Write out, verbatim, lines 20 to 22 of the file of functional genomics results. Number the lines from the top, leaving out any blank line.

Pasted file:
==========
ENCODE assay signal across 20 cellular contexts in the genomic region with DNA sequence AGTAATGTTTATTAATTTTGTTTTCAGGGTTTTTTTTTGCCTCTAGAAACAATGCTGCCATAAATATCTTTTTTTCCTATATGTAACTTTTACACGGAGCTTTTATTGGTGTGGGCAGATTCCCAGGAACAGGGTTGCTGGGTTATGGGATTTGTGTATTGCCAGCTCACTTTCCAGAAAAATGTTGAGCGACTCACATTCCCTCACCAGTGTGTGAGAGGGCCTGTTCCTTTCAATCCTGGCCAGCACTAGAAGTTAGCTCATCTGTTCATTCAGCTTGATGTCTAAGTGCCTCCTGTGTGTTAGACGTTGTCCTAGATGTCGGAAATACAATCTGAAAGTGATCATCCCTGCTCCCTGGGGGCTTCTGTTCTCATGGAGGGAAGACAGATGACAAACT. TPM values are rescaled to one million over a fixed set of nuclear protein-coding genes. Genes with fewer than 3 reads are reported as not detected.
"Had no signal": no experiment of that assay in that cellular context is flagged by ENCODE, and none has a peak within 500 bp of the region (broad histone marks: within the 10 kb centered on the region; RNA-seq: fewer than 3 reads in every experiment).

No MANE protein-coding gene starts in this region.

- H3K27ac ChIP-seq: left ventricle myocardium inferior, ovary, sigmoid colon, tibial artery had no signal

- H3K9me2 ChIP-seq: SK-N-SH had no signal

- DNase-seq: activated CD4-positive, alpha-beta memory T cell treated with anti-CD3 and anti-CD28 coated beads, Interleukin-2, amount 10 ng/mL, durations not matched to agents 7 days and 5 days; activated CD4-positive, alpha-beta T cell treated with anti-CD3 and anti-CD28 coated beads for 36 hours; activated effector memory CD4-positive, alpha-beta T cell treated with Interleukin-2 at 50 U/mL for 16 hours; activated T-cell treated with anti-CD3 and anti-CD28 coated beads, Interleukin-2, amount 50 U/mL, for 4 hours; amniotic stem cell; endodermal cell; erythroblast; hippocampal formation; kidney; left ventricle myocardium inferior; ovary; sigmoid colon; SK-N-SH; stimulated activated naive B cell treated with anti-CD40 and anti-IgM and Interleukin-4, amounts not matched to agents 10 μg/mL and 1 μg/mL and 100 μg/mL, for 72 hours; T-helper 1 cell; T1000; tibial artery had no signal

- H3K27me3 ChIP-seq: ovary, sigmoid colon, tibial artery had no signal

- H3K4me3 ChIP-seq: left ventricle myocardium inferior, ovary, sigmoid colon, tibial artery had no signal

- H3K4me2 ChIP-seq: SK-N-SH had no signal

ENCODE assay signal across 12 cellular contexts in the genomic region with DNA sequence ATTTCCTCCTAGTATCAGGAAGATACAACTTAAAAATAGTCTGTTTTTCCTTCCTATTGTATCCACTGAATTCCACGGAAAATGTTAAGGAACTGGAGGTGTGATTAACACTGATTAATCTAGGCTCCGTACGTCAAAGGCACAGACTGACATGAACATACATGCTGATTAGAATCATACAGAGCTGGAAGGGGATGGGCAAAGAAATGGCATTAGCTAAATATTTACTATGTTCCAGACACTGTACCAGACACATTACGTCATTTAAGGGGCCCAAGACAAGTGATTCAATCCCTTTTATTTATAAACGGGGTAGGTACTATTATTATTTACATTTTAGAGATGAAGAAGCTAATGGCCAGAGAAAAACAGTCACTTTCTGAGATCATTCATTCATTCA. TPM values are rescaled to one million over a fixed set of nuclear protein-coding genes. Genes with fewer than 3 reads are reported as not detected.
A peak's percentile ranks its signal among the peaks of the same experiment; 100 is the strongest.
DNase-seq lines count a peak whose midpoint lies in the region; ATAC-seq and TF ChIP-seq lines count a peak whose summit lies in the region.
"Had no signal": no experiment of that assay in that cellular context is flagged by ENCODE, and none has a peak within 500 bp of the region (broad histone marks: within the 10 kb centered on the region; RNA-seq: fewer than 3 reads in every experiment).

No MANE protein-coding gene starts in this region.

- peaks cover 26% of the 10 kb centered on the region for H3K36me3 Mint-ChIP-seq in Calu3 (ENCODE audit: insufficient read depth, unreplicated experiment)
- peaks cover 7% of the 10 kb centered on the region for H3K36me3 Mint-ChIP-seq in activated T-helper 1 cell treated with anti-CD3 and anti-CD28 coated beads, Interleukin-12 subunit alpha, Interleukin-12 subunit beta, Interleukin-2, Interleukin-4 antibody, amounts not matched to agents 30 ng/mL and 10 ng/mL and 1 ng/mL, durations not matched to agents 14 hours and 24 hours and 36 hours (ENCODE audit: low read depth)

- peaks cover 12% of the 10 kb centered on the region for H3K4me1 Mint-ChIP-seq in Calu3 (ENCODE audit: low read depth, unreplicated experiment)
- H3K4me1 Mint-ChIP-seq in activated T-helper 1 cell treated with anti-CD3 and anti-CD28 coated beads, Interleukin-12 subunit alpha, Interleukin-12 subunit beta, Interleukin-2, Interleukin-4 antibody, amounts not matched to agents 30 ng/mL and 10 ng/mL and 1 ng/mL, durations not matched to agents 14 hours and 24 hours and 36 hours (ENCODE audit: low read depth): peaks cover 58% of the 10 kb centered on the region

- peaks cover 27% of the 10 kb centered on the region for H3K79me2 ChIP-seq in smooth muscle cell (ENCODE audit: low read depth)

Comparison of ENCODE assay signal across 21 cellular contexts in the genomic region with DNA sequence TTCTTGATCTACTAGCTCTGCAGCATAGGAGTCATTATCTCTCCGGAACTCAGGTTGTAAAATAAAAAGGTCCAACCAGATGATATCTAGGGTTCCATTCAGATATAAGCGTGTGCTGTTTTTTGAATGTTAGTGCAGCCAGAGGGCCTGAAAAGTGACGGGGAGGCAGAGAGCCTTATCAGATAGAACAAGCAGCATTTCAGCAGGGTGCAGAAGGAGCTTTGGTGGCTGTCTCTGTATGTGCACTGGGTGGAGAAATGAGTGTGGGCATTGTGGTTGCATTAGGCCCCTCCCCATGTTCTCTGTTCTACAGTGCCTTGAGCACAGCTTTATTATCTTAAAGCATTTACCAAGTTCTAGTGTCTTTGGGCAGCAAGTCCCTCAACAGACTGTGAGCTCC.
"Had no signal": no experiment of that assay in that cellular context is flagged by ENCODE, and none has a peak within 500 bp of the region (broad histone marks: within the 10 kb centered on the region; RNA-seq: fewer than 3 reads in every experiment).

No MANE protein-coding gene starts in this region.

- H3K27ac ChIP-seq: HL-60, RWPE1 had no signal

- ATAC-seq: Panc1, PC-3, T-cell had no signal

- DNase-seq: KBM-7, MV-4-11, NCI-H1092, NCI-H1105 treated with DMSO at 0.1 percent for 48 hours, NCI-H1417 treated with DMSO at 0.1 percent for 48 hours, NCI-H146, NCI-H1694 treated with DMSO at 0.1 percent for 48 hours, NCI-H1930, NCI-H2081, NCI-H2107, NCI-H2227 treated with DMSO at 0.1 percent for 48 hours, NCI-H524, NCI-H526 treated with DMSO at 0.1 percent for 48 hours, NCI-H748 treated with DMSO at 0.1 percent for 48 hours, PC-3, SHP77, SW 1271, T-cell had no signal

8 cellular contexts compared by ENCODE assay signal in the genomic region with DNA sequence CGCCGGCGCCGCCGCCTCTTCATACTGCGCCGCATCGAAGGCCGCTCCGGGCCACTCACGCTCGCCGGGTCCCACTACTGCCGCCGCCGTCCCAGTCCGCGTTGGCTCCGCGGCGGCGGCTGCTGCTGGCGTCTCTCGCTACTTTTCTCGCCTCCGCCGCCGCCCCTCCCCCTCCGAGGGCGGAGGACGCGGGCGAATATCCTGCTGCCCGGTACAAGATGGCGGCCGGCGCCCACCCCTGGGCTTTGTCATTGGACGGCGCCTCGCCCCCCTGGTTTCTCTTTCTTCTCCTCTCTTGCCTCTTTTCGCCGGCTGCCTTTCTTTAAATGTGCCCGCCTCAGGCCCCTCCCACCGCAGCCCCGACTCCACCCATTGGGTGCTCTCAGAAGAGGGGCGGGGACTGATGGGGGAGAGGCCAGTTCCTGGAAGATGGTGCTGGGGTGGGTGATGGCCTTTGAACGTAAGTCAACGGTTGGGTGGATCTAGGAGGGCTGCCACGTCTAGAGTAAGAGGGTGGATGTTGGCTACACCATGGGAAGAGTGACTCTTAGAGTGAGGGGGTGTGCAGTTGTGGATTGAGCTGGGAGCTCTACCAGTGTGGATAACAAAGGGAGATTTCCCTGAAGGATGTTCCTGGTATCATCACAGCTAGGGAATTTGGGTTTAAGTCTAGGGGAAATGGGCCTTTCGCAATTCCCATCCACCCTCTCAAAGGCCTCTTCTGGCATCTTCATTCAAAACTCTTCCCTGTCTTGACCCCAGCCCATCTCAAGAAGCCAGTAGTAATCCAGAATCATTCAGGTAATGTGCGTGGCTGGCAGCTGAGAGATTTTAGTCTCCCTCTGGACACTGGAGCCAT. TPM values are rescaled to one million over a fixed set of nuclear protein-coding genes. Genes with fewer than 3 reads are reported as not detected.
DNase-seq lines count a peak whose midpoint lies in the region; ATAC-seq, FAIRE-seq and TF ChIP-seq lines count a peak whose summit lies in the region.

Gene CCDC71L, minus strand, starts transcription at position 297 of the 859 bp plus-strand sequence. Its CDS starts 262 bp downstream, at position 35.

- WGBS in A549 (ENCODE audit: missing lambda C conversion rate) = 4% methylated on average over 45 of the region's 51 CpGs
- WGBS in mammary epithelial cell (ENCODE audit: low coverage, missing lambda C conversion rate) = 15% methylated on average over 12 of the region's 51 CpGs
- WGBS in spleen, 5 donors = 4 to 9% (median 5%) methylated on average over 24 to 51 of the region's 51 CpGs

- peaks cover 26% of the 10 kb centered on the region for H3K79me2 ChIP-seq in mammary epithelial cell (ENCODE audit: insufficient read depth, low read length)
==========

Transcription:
Comparison of ENCODE assay signal across 21 cellular contexts in the genomic region with DNA sequence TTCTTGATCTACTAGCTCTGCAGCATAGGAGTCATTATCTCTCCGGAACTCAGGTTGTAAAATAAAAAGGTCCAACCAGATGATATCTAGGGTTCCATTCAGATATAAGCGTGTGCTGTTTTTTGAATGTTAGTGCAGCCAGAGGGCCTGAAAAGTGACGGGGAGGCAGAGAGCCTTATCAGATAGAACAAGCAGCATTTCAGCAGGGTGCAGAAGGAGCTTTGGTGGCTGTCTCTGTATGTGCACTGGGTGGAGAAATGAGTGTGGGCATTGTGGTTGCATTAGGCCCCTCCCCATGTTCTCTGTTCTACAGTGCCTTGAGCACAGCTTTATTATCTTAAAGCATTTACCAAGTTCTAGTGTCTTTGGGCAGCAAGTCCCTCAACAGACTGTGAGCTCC.
"Had no signal": no experiment of that assay in that cellular context is flagged by ENCODE, and none has a peak within 500 bp of the region (broad histone marks: within the 10 kb centered on the region; RNA-seq: fewer than 3 reads in every experiment).

No MANE protein-coding gene starts in this region.